(TibetanReview.net, Dec19, 2015) – The Tibetan Youth Congress (TYC), founded in the 1970’s to campaign for Tibet’s independence from Chinese rule, has on Dec 16 announced a temporary closure of its New York New – Jersey Chapter following a turmoil which arose from a demand raised by a section of its executive members that the organization give up its founding objective and toe the exile Tibetan administration’s line of seeking some sort of autonomous administration under Chinese rule. The issue has been rocking the TYC bandwagon over the past several years and led to the chapter’s President, Mr Ngawang Palden, being suspended in Mar 2015.
The Central Executive Committee of the TYC has appointed a four-member interim committee – made up of Tenzin Kalden, Chime Tsering, Pema Gyalpo and Tsering Palden – to take charge of the assets and office of the Chapter, with the handover being required to be completed by Jan 20, 2016.
The handover will be followed by the election of new executive members. And until that election takes place, no one is permitted to use the chapter’s TYC name, flag, stamp, emblem and letterhead.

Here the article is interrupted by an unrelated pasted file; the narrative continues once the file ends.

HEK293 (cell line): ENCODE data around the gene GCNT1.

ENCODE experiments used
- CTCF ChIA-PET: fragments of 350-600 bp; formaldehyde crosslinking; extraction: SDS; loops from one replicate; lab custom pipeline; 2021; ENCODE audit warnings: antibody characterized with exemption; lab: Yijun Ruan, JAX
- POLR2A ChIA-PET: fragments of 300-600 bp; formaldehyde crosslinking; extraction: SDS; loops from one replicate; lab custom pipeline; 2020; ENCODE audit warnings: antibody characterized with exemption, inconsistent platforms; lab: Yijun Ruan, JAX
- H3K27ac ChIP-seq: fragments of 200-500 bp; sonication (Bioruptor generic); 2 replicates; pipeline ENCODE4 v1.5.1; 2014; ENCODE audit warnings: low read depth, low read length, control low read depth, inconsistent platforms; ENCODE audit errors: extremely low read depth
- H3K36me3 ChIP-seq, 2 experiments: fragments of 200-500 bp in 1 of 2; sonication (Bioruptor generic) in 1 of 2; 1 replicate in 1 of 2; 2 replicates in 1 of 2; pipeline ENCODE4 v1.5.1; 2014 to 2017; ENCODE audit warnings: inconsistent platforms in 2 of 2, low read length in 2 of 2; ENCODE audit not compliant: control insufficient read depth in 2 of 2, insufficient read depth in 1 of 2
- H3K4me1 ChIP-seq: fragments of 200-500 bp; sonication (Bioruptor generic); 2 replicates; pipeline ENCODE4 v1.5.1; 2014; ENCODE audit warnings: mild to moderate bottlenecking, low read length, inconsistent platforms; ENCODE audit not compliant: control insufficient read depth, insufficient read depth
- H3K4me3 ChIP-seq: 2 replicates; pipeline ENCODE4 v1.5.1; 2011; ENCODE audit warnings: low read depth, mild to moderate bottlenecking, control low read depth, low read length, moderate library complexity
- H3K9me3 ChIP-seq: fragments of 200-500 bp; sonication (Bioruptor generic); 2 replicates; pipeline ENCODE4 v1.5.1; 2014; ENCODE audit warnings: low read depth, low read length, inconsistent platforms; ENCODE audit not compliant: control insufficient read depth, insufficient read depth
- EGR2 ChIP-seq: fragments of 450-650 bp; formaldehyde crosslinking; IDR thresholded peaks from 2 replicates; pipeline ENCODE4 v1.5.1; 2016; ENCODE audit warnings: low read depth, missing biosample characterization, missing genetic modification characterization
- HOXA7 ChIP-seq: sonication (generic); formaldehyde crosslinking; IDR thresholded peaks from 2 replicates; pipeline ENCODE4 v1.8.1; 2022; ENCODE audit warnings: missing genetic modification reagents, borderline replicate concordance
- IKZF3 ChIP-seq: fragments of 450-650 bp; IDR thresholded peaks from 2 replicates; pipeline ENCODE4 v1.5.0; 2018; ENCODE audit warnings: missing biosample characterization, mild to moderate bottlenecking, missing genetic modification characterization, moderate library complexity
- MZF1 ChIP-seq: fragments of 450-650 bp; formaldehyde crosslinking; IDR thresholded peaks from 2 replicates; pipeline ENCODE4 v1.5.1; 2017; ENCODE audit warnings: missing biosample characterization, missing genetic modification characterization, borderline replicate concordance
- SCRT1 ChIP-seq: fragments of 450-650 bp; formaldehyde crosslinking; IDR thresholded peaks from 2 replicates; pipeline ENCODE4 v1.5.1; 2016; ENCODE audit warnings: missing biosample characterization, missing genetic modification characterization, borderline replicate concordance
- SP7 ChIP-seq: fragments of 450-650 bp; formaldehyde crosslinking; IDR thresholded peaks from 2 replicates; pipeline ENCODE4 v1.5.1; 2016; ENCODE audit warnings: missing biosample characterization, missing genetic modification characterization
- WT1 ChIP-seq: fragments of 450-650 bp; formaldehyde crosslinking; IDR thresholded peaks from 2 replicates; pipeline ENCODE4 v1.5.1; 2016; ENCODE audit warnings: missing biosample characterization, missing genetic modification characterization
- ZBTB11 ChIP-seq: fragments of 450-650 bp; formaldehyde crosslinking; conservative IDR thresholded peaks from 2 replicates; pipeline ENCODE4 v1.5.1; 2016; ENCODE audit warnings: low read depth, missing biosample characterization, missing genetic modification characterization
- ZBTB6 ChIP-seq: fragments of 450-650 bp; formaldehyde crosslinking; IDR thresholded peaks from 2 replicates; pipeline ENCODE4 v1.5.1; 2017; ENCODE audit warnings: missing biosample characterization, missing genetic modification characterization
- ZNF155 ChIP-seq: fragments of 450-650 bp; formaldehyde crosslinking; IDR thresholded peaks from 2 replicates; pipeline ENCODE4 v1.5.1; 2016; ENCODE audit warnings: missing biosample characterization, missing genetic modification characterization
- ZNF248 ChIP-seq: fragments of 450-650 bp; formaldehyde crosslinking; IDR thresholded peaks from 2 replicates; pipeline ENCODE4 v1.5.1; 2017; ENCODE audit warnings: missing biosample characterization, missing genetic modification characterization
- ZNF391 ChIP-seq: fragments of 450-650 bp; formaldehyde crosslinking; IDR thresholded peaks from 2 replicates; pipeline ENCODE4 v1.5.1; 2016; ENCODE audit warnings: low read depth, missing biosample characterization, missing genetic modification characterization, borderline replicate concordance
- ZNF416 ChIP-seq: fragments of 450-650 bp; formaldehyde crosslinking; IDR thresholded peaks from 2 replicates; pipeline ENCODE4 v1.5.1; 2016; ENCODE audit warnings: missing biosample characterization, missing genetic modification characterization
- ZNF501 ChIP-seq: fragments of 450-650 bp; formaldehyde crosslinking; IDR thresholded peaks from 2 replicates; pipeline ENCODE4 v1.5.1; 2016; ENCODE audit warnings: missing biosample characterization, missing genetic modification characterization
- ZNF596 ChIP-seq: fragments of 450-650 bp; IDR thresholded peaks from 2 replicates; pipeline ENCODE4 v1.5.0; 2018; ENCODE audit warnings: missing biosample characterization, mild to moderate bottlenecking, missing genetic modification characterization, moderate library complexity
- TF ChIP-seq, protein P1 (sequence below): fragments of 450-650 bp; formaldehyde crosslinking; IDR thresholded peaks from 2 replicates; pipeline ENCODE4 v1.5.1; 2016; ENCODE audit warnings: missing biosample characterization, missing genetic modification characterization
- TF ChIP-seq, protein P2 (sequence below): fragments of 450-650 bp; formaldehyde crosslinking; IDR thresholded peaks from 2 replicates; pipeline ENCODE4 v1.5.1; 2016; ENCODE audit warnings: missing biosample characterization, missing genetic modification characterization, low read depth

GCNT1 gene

TYC is the largest grassroots Tibetan organization with chapters in almost every part of the world where Tibetan communities exist. However, it has recently been under pressure from a section of the Tibetan community who insist that it should give up its independence campaign and instead ask China to give Tibetans a degree of internal autonomy on the basis of a middle way policy being pursued by the exile Tibetan administration. They consider persisting with the independence demand as being opposed to Tibet’s exiled spiritual leader who had initially proposed it and still advocates it. The Dalai Lama himself has said those who believe in independence have history on their side in campaigning for it.
During the TYC’s annual Working Committee meeting in 2013, people representing the regional chapters in India from Bengaluru, Bylakuppe, Mundgod, Hunsur, Kollegal, Dalhousie, Pandoh and Ladakh had demanded that the group change its founding objective by adopting the middle way approach. Those who raised this demand later held their own meeting and were expelled as they no longer believed in the movement’s founding aim.
China has ridiculed and rejected the middle way policy many times, calling it unconstitutional and as a disguised campaign for independence and vowed never to negotiate for any sort of autonomy for Tibet.